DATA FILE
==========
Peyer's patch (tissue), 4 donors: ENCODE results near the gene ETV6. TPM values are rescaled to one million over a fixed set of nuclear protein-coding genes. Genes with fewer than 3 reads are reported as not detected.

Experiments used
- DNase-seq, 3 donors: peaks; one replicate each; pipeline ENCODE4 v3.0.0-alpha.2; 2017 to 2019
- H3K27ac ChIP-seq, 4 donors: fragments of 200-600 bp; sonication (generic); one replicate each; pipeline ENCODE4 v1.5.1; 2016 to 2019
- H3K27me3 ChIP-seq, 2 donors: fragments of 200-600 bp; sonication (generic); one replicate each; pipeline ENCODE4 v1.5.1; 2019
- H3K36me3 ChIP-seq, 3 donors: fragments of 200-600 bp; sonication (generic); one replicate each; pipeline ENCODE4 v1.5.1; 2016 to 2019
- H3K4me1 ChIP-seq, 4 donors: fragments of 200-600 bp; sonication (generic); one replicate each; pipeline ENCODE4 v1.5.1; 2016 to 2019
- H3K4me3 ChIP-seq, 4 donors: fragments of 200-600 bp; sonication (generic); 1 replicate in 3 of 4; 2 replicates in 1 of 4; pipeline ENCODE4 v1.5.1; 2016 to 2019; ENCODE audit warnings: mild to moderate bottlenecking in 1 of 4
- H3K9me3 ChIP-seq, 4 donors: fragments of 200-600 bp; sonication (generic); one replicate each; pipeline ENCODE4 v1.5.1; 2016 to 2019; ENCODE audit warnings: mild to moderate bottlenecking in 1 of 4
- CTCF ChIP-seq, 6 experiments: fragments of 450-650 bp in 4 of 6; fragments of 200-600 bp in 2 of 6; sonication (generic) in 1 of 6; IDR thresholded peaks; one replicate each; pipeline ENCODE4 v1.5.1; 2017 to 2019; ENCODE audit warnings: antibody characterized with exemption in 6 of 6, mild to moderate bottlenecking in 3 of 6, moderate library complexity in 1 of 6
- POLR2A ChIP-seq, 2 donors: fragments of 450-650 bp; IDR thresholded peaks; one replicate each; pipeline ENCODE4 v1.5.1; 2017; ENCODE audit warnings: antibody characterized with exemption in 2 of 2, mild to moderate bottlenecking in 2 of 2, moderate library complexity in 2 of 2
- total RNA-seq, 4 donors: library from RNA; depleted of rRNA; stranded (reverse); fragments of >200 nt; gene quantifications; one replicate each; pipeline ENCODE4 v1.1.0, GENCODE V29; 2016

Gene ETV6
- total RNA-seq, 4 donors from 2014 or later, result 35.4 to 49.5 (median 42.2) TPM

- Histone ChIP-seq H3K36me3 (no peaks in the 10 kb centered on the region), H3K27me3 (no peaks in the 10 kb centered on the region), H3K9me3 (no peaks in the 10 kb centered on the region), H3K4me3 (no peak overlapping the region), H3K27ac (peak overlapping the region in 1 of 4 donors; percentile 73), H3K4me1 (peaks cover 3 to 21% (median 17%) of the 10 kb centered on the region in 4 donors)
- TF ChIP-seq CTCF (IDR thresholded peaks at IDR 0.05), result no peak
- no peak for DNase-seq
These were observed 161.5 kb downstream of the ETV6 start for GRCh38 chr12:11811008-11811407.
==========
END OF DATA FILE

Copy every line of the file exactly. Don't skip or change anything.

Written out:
Peyer's patch (tissue), 4 donors: ENCODE results near the gene ETV6. TPM values are rescaled to one million over a fixed set of nuclear protein-coding genes. Genes with fewer than 3 reads are reported as not detected.

Experiments used
- DNase-seq, 3 donors: peaks; one replicate each; pipeline ENCODE4 v3.0.0-alpha.2; 2017 to 2019
- H3K27ac ChIP-seq, 4 donors: fragments of 200-600 bp; sonication (generic); one replicate each; pipeline ENCODE4 v1.5.1; 2016 to 2019
- H3K27me3 ChIP-seq, 2 donors: fragments of 200-600 bp; sonication (generic); one replicate each; pipeline ENCODE4 v1.5.1; 2019
- H3K36me3 ChIP-seq, 3 donors: fragments of 200-600 bp; sonication (generic); one replicate each; pipeline ENCODE4 v1.5.1; 2016 to 2019
- H3K4me1 ChIP-seq, 4 donors: fragments of 200-600 bp; sonication (generic); one replicate each; pipeline ENCODE4 v1.5.1; 2016 to 2019
- H3K4me3 ChIP-seq, 4 donors: fragments of 200-600 bp; sonication (generic); 1 replicate in 3 of 4; 2 replicates in 1 of 4; pipeline ENCODE4 v1.5.1; 2016 to 2019; ENCODE audit warnings: mild to moderate bottlenecking in 1 of 4
- H3K9me3 ChIP-seq, 4 donors: fragments of 200-600 bp; sonication (generic); one replicate each; pipeline ENCODE4 v1.5.1; 2016 to 2019; ENCODE audit warnings: mild to moderate bottlenecking in 1 of 4
- CTCF ChIP-seq, 6 experiments: fragments of 450-650 bp in 4 of 6; fragments of 200-600 bp in 2 of 6; sonication (generic) in 1 of 6; IDR thresholded peaks; one replicate each; pipeline ENCODE4 v1.5.1; 2017 to 2019; ENCODE audit warnings: antibody characterized with exemption in 6 of 6, mild to moderate bottlenecking in 3 of 6, moderate library complexity in 1 of 6
- POLR2A ChIP-seq, 2 donors: fragments of 450-650 bp; IDR thresholded peaks; one replicate each; pipeline ENCODE4 v1.5.1; 2017; ENCODE audit warnings: antibody characterized with exemption in 2 of 2, mild to moderate bottlenecking in 2 of 2, moderate library complexity in 2 of 2
- total RNA-seq, 4 donors: library from RNA; depleted of rRNA; stranded (reverse); fragments of >200 nt; gene quantifications; one replicate each; pipeline ENCODE4 v1.1.0, GENCODE V29; 2016

Gene ETV6
- total RNA-seq, 4 donors from 2014 or later, result 35.4 to 49.5 (median 42.2) TPM

- Histone ChIP-seq H3K36me3 (no peaks in the 10 kb centered on the region), H3K27me3 (no peaks in the 10 kb centered on the region), H3K9me3 (no peaks in the 10 kb centered on the region), H3K4me3 (no peak overlapping the region), H3K27ac (peak overlapping the region in 1 of 4 donors; percentile 73), H3K4me1 (peaks cover 3 to 21% (median 17%) of the 10 kb centered on the region in 4 donors)
- TF ChIP-seq CTCF (IDR thresholded peaks at IDR 0.05), result no peak
- no peak for DNase-seq
These were observed 161.5 kb downstream of the ETV6 start for GRCh38 chr12:11811008-11811407.